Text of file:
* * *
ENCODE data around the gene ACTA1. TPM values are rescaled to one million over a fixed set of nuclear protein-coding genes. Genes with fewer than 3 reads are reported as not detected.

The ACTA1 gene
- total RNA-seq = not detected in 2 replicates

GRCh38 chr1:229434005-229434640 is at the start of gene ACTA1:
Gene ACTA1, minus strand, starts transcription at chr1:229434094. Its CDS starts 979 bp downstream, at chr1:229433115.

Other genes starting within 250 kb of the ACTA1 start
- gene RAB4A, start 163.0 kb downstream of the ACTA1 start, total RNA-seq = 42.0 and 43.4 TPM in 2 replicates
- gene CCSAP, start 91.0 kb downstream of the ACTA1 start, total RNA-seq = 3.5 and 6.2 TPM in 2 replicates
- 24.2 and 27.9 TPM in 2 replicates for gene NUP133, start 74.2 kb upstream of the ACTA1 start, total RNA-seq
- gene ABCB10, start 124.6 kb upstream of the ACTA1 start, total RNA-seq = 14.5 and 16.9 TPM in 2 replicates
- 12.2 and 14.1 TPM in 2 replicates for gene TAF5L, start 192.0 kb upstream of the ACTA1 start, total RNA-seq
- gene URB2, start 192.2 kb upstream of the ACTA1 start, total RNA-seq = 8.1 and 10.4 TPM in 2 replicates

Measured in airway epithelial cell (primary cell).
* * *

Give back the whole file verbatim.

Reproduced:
ENCODE data around the gene ACTA1. TPM values are rescaled to one million over a fixed set of nuclear protein-coding genes. Genes with fewer than 3 reads are reported as not detected.

The ACTA1 gene
- total RNA-seq = not detected in 2 replicates

GRCh38 chr1:229434005-229434640 is at the start of gene ACTA1:
Gene ACTA1, minus strand, starts transcription at chr1:229434094. Its CDS starts 979 bp downstream, at chr1:229433115.

Other genes starting within 250 kb of the ACTA1 start
- gene RAB4A, start 163.0 kb downstream of the ACTA1 start, total RNA-seq = 42.0 and 43.4 TPM in 2 replicates
- gene CCSAP, start 91.0 kb downstream of the ACTA1 start, total RNA-seq = 3.5 and 6.2 TPM in 2 replicates
- 24.2 and 27.9 TPM in 2 replicates for gene NUP133, start 74.2 kb upstream of the ACTA1 start, total RNA-seq
- gene ABCB10, start 124.6 kb upstream of the ACTA1 start, total RNA-seq = 14.5 and 16.9 TPM in 2 replicates
- 12.2 and 14.1 TPM in 2 replicates for gene TAF5L, start 192.0 kb upstream of the ACTA1 start, total RNA-seq
- gene URB2, start 192.2 kb upstream of the ACTA1 start, total RNA-seq = 8.1 and 10.4 TPM in 2 replicates

Measured in airway epithelial cell (primary cell).